What Data Should Be Used to Price Options?
49 Pages Posted: 29 Aug 1998
Date Written: July 20, 1998
In this paper we propose a generic procedure for estimating and pricing options in the context of stochastic volatility models using simultaneously the fundamental price and a set of option contracts. We appraise univariate and multivariate estimation of the model in terms of pricing and hedging performance. Our results, based on the S&P 500 index contract, show that the univariate approach only involving options by and large dominates. A by-product of this finding is that we uncover a remarkably simple volatility extraction filter based on a polynomial lag structure of implied volatilities. The bivariate approach involving both the fundamental and an option appears useful when the information from the cash market provides support via the conditional kurtosis to price options. This is the case for some long term options. Moreover, having estimated separately the risk-neutral and objective measures allows us to appraise the typical risk-neutral representations used in the literature. Using Heston's (1993) model as example we show that the usual transformation from objective to risk neutral density is not supported by the data.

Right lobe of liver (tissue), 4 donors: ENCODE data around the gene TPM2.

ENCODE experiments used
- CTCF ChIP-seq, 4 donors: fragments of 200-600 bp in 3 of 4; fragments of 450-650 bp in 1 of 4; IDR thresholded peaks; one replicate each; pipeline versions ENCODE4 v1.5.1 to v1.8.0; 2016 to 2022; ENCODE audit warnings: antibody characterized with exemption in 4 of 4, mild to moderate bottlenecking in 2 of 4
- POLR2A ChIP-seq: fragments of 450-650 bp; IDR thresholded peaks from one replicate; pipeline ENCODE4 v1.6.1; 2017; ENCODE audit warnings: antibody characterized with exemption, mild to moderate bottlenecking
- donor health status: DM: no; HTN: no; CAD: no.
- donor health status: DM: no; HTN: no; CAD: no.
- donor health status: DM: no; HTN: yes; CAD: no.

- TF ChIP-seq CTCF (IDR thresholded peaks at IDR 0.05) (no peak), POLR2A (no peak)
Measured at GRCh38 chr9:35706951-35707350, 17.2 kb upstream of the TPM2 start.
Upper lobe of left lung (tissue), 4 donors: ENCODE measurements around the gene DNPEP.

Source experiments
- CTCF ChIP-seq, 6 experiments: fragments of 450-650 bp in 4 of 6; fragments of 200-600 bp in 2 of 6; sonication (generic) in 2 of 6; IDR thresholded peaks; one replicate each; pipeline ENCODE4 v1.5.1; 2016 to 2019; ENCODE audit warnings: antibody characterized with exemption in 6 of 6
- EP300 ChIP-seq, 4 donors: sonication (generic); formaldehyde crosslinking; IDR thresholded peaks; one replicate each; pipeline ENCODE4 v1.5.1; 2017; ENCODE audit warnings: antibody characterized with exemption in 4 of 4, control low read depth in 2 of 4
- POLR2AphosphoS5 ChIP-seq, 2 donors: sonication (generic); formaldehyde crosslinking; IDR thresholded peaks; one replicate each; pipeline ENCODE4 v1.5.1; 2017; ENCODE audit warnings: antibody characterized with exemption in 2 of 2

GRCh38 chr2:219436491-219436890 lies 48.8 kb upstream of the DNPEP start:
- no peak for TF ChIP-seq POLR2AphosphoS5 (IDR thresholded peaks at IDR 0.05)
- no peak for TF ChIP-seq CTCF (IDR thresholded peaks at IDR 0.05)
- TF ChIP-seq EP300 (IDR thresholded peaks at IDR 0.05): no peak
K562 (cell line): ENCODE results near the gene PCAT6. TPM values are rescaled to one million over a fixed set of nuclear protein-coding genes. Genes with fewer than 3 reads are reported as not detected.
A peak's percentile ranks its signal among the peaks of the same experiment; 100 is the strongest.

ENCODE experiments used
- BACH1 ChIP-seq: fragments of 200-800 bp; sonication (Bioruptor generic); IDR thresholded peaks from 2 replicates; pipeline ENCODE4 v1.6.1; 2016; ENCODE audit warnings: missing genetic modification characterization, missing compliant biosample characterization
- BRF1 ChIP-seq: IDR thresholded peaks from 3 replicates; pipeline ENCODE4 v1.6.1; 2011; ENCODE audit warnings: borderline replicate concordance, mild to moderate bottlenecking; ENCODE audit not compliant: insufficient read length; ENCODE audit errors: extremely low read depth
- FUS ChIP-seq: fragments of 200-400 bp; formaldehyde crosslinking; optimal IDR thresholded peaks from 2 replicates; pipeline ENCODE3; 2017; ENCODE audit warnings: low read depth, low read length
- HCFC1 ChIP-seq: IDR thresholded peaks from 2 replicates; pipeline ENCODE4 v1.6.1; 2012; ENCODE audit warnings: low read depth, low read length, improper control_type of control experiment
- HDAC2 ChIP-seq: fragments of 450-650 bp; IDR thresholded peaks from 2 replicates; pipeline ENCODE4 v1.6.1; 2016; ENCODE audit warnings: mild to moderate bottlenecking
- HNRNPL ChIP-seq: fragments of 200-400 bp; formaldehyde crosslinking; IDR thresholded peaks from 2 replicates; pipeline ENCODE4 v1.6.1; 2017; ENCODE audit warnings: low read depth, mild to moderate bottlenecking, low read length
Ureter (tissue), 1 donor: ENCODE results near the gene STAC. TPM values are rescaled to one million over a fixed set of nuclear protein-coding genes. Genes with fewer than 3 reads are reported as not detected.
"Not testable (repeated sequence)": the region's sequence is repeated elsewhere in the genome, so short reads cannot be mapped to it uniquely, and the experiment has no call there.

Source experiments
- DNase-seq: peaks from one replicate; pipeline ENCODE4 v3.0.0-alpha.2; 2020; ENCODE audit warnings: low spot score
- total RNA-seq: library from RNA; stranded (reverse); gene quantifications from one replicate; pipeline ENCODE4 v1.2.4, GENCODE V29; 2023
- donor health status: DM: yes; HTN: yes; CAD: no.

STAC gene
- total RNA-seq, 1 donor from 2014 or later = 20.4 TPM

JEL Classification: G13, C14, C52, C53
Suggested Citation: Suggested Citation